14 May 2013

Katehaki Bridge, Athens

Late in 2012, I visited Athens, not a city generally noted for its bridges. However, I did get time to visit perhaps its most striking contemporary design, Santiago Calatrava's pedestrian bridge at Katehaki. This 94m long, 50m tall bridge was built in 2004 as an offshoot of Calatrava's other activities in Greece, designing the Athens Olympic stadium.

I had seen photos of the bridge beforehand, and like many of Calatrava's recent bridge designs, felt it was an example of a tendency to take things to extremes, unnecessarily so.

What makes this bridge seem so preposterous is the treatment of the cable-stay back span. In an asymmetric cable-stay bridge, where the main span is longer than the back-span, the back-span cables are generally anchored to the ground to provide the necessary stability. In most such bridges, the back-span cables are angled so that they provide a horizontal force, helping the bridge's mast to resist the horizontal pull from the main-span cables.

On the Katehaki Bridge, the back-span cables are instead vertical, resisting none of the sideways pull from the main span. Instead, that pull is resisted through the curvature of the pylon, as a compressive thrust. The curvature is a rational choice rather than simply a sculptural affectation - the pylon can be thought of as a uniformly loaded arch turned on its side, with the thrust at either end of the arch restrained either by the ground support or by the vertical back-span ties. The pylon is therefore essentially funicular in its form - its geometry responds directly to the forces applied to it.

As with many of Calatrava's bridges, the pylon form is well-sculpted, and the recessed cable anchorages are, in my view, visually a very successful detail. At its base, the pylon comes to a perfect point, with the weight of the entire bridge carried onto a support pedestal through a simple steel plate pivot, which cannot be more than an inch or two thick. The photo (right) shows this detail, and also shows the challenge to the bridge's fabricators of achieving Calatrava's continuous, curved forms - it's essentially impossible without fabrication tolerances making the welded plate joints more visible than would be desirable. The bridge was built by the Greek contractor Metka.

Katehaki Bridge was to be something of a prototype for Calatrava's much larger Puente de l'Assut de l'Or, in Valencia, a 180m long, 125m tall cable-stayed bridge of the same overall form. In both bridges, the pylon is offset to one side of the deck, an arrangement that Calatrava is inordinately fond of and which allows the sculptural nature of his structures to be expressed with great visual clarity. The penalty is that both pylon and deck are subject to significant lateral and torsional forces, adding considerably to the overall cost.

At Katehaki, the tendency of the deck to twist is addressed by building a steel box girder along one edge, incorporated into the parapet height so as to reduce its overall visual impact. The cable stay anchors are on the inside face of this box, which helps to counteract the tendency to twist.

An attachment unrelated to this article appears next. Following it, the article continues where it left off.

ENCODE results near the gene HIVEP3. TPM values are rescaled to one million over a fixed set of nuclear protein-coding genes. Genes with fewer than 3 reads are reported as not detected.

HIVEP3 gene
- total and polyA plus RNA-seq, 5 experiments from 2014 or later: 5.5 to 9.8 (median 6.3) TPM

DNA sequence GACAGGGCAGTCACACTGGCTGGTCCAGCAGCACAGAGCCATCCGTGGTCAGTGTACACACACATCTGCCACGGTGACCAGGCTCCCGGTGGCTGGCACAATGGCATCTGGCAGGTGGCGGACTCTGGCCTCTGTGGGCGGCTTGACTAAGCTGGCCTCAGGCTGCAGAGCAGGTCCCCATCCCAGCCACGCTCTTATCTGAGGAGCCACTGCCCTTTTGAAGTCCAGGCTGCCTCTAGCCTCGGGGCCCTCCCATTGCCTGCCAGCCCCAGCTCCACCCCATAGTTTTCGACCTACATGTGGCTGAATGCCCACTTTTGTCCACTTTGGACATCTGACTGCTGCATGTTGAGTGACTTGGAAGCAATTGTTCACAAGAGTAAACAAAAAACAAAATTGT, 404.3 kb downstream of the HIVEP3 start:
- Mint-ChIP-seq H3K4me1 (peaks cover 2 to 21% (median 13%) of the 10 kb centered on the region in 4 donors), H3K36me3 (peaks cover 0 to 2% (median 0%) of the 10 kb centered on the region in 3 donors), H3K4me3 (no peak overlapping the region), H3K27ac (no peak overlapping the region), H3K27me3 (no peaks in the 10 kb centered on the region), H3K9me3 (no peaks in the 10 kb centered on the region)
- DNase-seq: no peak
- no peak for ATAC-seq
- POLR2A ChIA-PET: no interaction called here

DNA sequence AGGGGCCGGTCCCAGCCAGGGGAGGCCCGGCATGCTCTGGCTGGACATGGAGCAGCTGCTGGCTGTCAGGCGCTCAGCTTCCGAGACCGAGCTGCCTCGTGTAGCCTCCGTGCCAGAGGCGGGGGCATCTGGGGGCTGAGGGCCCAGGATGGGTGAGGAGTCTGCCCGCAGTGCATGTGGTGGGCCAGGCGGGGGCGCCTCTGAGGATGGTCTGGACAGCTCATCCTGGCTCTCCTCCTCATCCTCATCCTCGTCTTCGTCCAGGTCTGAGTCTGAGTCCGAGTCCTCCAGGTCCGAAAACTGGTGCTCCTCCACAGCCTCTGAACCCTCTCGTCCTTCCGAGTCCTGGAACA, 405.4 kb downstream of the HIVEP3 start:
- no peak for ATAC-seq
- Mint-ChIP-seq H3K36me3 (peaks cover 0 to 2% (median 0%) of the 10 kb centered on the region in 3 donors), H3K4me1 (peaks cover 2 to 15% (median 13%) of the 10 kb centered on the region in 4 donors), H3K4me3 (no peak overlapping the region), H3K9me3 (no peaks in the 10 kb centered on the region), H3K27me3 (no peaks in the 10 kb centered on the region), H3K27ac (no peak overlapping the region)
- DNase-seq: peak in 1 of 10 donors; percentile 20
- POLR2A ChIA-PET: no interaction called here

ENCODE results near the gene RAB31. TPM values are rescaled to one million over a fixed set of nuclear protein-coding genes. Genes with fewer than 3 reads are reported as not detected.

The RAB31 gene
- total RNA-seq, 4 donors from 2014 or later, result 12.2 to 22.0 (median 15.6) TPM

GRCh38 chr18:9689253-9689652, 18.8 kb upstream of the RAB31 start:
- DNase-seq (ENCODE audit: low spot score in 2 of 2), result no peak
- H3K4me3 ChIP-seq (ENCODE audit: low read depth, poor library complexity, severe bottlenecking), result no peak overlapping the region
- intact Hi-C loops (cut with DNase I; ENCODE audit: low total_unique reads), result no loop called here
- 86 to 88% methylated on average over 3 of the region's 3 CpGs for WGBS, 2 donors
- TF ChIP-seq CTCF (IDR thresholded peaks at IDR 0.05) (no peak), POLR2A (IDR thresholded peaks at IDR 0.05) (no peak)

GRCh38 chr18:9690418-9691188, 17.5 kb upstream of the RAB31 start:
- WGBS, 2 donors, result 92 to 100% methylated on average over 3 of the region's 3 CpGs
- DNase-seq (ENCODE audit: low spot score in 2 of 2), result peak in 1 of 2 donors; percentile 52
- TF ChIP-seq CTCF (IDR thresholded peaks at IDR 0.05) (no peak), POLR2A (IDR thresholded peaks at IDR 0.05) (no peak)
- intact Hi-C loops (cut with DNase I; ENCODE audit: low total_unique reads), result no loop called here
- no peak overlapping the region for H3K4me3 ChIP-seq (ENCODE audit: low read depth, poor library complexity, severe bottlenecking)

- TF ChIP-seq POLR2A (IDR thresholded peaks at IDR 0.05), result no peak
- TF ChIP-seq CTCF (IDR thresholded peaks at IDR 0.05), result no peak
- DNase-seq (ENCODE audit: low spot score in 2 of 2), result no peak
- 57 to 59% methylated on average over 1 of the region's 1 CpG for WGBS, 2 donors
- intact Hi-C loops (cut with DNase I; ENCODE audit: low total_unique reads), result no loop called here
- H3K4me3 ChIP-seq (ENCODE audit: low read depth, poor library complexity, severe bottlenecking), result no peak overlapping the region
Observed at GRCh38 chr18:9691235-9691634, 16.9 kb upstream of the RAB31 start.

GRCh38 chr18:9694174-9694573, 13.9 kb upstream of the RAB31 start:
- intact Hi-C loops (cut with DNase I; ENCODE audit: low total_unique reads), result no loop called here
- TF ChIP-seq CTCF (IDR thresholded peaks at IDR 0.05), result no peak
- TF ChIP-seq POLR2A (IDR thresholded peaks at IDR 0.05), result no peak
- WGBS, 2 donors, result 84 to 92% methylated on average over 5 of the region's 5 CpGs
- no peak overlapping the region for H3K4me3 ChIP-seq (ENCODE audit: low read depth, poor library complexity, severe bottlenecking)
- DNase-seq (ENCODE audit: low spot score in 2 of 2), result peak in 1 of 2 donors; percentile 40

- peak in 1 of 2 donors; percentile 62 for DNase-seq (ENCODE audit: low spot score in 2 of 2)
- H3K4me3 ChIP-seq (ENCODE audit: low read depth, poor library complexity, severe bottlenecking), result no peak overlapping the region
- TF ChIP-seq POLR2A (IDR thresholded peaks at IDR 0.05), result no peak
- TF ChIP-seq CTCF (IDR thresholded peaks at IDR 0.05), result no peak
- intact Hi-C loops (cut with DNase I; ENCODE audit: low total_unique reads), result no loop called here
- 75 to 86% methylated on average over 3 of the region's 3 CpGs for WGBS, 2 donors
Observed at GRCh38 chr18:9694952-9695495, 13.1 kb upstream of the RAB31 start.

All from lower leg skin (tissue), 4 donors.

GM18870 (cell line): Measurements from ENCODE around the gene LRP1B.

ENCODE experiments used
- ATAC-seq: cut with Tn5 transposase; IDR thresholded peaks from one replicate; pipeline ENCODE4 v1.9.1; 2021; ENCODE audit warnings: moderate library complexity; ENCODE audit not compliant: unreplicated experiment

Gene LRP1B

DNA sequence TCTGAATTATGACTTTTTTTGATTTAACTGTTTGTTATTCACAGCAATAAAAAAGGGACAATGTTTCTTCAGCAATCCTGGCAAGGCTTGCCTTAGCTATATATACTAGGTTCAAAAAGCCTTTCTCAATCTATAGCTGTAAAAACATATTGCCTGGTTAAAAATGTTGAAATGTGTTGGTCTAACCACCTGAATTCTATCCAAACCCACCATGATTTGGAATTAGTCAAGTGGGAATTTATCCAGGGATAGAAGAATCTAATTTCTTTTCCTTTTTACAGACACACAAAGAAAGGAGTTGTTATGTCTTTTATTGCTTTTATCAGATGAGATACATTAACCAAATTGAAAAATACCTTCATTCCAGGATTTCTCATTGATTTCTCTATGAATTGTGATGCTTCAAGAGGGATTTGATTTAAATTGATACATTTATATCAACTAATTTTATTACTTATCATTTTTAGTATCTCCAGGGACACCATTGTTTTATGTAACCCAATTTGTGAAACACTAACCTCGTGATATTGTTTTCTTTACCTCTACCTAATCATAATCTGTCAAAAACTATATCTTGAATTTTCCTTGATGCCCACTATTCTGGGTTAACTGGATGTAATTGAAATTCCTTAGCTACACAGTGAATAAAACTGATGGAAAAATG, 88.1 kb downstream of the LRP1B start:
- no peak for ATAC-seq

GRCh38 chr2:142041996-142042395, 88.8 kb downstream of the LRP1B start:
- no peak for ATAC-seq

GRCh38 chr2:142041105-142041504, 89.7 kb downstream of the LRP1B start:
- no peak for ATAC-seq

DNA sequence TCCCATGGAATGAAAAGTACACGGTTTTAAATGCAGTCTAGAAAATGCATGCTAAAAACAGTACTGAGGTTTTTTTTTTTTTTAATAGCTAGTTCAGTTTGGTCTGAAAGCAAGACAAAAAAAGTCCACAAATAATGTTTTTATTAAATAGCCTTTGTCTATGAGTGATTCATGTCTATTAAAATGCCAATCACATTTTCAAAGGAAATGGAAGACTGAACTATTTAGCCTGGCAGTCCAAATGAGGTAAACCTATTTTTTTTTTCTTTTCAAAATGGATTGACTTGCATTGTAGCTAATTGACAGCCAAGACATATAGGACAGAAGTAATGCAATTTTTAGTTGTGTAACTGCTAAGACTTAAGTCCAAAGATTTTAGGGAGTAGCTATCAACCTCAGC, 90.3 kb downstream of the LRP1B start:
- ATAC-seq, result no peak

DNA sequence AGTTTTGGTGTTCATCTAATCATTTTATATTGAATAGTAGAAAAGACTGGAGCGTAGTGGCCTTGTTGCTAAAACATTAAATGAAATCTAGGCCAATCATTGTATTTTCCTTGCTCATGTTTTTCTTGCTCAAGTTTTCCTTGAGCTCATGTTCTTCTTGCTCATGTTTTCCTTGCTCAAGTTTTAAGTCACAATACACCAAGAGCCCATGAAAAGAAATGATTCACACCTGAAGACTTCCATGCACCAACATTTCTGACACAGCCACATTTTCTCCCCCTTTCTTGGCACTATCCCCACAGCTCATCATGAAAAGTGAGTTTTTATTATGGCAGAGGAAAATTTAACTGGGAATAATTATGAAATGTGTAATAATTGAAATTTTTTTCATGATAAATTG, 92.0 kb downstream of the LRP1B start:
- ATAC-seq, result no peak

The opposite edge of the deck supports an open post-and-rail parapet, an arrangement which can be used to strong visual effect where there is a desire to orient bridge users towards certain viewpoints. That doesn't seem to be the case here - it's simply an artefact of the prior design decisions.

The decking is formed in short timber planks, all lined up neatly rather than staggered. These are supported on steel ribs, and the whole deck is cross-braced to provide in-plane stiffness. The underside of the deck is given a somewhat scabby appearance by the deteriorating finish of the wood planks, although the top-side still looks very good.

There is some nice detailing at the end of the bridge away from the mast, where a triangular frame supports the bridge deck (I confess, I didn't take any note as to how the bridge may cope with thermal movement). The adjacent lift shaft and staircase structure has an attractive white terrazzo finish.

On the whole, the bridge does not feel out-of-scale to the task which it accomplishes, spanning a highway tunnel and two adjacent two-lane carriageways. It certainly makes crossing a busy traffic junction easier, as I found when having to cross other parts of the junction to take some of these photos.

Although the shape and height of the mast announces clearly the very conscious creation of a landmark (the bridge is unmissable on a car journey into the city centre from Athens airport), the more intimate features of the bridge have generally been detailed with care, and it's pleasant to walk across.

Perhaps the only thing that I find odd, and this is as a northern European visiting a southern European country, are the open-air escalators which provide access at both ends of the bridge. It's impossible to imagine such exposed machinery lasting long in a northern climate, although here they are simply an extension of the adjacent subway station, which is also entered via exposed escalators.

Overall, I very much enjoyed visiting this bridge, it strikes me as a very successful design (at least visually - it cannot have been particularly cost-effective).

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